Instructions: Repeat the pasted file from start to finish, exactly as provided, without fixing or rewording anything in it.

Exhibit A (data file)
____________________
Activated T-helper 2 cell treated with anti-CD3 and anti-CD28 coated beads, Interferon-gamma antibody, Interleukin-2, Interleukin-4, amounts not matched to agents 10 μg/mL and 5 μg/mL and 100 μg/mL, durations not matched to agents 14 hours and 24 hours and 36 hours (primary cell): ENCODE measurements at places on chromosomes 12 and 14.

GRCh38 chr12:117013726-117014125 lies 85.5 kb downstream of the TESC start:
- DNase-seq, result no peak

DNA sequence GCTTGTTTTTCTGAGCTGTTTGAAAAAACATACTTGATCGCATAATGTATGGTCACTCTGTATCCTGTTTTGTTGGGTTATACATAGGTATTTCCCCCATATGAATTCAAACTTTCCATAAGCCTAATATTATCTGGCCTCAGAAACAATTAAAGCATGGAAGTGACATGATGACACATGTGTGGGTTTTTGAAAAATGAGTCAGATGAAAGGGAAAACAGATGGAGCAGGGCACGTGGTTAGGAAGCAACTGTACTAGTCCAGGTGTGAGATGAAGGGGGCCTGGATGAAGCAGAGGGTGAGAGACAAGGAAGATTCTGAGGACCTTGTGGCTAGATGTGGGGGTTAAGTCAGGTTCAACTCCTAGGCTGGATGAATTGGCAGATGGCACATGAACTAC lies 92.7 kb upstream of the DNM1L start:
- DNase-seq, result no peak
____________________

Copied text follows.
Activated T-helper 2 cell treated with anti-CD3 and anti-CD28 coated beads, Interferon-gamma antibody, Interleukin-2, Interleukin-4, amounts not matched to agents 10 μg/mL and 5 μg/mL and 100 μg/mL, durations not matched to agents 14 hours and 24 hours and 36 hours (primary cell): ENCODE measurements at places on chromosomes 12 and 14.

GRCh38 chr12:117013726-117014125 lies 85.5 kb downstream of the TESC start:
- DNase-seq, result no peak

DNA sequence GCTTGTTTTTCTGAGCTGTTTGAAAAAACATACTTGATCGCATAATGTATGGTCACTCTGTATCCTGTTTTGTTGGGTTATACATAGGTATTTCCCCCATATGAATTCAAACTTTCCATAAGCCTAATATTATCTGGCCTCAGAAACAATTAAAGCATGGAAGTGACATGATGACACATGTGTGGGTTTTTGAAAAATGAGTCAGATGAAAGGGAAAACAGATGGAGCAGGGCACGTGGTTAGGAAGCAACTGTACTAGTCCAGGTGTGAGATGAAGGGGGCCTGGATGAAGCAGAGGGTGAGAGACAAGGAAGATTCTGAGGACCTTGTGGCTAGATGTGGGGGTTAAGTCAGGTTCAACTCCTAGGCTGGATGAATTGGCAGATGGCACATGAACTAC lies 92.7 kb upstream of the DNM1L start:
- DNase-seq, result no peak